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Nigora Isamiddinova is currently pursuing her Master of Public Administration in Development Practice degree with a specialization in Advanced Economic Analysis at Columbia University. Prior to graduate school, Nigora worked as a project manager and process engineer in the USA and France in the pharmaceutical industry, where she designed industrial manufacturing processes and oversaw the implementation phase of the projects. Nigora brings project management and process design skills as well as systems thinking approach to the team. She spent the summer of 2018 working in Dakar, Senegal, on facilitating access to finance using remote sensing technology for smallholder farmers. Nigora is from Tashkent, Uzbekistan.

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Ji Qi is currently attending Columbia University for his Master of Public Administration in Development Practice degree. Previously, Ji was a Senior Investment Officer at the Asian Development Bank working with public and private companies on financing energy, water, municipal waste, and other environmental infrastructures. He brings significant skills in project and corporate finance, project planning, budgeting and financial management. Ji is from Beijing, China.

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Nitasha Nair is currently pursuing her Master of Public Administration degree at Columbia University, with a concentration in Energy and Environment. Prior to joining Columbia, Nitasha worked as a Senior Communications Officer for International Water Management Institute (CGIAR). Nitasha brings over 8 years of experience in environment policy and management, research, marketing and Information Technology. She has worked with a diverse range of organizations from an international not-for-profit research organization, a government agency and a global technology firm. Nitasha is from Kerala, India.

 

The project

 

Data Analytics for Sustainable Herding (DASH) aims to map and analyze the changes in migration patterns, seasonality, and urban and agricultural development using data from satellites, mobile telecommunications, and GPS- enabled systems. In addition, DASH will produce a near real-time forecasting model using big data analytics and artificial intelligence (AI) techniques to map the changes in climate and access to natural resources like water or grazing land to then anticipate areas of potential violent conflict between farmers and pastoralists in the Sahel.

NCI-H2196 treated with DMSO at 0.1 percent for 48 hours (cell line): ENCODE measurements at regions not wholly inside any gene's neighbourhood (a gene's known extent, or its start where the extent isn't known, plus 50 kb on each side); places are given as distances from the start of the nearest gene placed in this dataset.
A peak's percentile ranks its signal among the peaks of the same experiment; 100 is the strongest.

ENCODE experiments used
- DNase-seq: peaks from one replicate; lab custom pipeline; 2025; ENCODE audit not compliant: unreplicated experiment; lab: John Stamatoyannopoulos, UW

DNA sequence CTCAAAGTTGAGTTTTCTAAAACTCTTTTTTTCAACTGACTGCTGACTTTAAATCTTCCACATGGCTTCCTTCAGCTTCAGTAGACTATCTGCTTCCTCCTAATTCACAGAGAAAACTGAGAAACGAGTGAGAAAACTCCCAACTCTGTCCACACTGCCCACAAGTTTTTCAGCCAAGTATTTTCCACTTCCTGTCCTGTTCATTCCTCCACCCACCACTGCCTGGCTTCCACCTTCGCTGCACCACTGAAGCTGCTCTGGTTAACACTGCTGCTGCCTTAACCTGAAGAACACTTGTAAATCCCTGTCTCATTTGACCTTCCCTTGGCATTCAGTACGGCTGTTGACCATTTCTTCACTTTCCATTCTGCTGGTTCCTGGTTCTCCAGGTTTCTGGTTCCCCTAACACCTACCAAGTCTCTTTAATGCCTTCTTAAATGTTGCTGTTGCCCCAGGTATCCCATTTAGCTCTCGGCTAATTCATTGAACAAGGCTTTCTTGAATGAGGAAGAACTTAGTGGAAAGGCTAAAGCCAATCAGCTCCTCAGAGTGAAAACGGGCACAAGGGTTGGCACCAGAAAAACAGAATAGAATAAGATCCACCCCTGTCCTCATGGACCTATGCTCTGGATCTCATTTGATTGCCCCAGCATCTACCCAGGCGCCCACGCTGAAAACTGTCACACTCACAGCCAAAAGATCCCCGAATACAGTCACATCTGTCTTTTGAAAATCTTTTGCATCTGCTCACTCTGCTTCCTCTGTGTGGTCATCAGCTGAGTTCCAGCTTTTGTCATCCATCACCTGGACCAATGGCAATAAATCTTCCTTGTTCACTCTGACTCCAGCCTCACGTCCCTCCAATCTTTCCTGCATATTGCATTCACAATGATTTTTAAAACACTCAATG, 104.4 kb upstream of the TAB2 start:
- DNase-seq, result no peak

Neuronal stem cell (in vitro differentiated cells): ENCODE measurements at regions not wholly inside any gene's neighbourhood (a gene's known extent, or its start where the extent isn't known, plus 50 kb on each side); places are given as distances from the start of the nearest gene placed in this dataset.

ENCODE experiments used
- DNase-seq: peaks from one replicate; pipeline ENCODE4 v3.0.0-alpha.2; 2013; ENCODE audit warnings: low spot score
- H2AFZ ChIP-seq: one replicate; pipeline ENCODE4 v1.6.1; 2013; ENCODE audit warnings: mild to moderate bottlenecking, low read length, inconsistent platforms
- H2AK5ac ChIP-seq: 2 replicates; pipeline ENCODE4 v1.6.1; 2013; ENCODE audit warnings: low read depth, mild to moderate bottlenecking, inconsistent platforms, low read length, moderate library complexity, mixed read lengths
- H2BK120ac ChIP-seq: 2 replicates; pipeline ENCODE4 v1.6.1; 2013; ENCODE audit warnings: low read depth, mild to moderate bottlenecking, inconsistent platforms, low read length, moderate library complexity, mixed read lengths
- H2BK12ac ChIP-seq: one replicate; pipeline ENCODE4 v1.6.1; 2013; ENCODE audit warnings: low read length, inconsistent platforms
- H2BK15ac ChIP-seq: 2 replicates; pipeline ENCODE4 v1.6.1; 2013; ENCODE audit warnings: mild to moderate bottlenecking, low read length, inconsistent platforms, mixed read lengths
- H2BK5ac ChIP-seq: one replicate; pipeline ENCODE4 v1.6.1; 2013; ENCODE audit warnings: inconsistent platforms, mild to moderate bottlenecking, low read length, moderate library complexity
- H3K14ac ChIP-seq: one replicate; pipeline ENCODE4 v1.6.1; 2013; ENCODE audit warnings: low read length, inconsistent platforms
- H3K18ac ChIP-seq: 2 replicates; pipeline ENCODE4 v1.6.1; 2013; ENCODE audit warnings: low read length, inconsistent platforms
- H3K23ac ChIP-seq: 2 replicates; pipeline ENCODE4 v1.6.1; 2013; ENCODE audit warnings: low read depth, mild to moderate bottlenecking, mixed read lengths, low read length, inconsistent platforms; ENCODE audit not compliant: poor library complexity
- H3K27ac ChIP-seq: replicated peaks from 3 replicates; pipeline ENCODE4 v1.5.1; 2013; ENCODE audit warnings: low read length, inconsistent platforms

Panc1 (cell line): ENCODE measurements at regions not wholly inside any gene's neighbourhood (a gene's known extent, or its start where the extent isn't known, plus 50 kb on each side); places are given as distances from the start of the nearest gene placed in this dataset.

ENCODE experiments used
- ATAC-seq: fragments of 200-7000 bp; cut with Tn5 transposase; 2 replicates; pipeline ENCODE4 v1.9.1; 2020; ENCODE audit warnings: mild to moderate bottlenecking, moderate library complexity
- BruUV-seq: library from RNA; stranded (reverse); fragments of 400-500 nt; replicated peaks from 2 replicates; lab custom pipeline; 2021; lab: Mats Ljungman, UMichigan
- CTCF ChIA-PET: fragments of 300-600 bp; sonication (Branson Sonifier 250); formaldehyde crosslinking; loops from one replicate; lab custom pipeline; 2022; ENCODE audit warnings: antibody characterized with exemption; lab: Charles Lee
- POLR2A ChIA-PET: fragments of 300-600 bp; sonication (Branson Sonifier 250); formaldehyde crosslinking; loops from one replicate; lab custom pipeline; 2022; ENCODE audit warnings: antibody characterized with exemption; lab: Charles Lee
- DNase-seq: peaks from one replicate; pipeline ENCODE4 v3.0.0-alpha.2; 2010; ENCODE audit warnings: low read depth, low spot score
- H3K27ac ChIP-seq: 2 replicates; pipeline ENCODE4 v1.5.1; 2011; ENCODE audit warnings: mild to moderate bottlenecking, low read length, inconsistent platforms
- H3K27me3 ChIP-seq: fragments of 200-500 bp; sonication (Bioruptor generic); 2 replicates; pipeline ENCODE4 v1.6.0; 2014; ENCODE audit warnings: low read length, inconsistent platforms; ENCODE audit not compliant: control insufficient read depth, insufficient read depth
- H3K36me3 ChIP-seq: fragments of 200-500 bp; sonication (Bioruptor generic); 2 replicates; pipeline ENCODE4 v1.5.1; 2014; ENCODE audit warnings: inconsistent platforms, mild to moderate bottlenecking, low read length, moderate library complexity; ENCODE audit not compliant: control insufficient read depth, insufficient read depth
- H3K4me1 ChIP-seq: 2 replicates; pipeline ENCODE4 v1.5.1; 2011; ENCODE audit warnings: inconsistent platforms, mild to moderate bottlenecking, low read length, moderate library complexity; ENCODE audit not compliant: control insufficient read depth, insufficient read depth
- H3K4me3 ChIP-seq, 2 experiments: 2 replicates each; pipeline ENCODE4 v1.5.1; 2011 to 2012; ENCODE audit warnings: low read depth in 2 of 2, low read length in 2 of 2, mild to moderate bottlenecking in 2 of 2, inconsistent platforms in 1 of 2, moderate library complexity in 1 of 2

The DASH user interface will be an online data visualization tool which is easy, open, and accessible, and would provide the user with location and time-specific climate, natural resources, service, and migration data, as well as conflict early warning alerts. This contextualized information can be used as the foundation to understand the interdependent nature of these complex multi-factorial relationships and to design effectively targeted programs, such as pastoralist extension and climate information services. DASH directly supports the achievement of the Sustainable Development Goals (SDGs): No Poverty; Sustainable Cities and Communities; Climate Action; Life on Land; Peace, Justice, and Strong Institutions; and Partnerships for the Goals.

We will pilot DASH in Senegal, one of West Africa’s politically stable anchors, because it represents, at a country-level, many of the trends that the Sahel is experiencing, including an uptick in migration, resource shortages, and high-risk areas. DASH will collect data including demographic data (human and cattle), transhumance routes, climate/meteorological information, land use and cover, grazing rights, flow and availability of groundwater and surface water, markets (livestock and agricultural), night time lights, anonymized mobile information (call detail records), health (human and animal) service points/level, and vegetation biomass.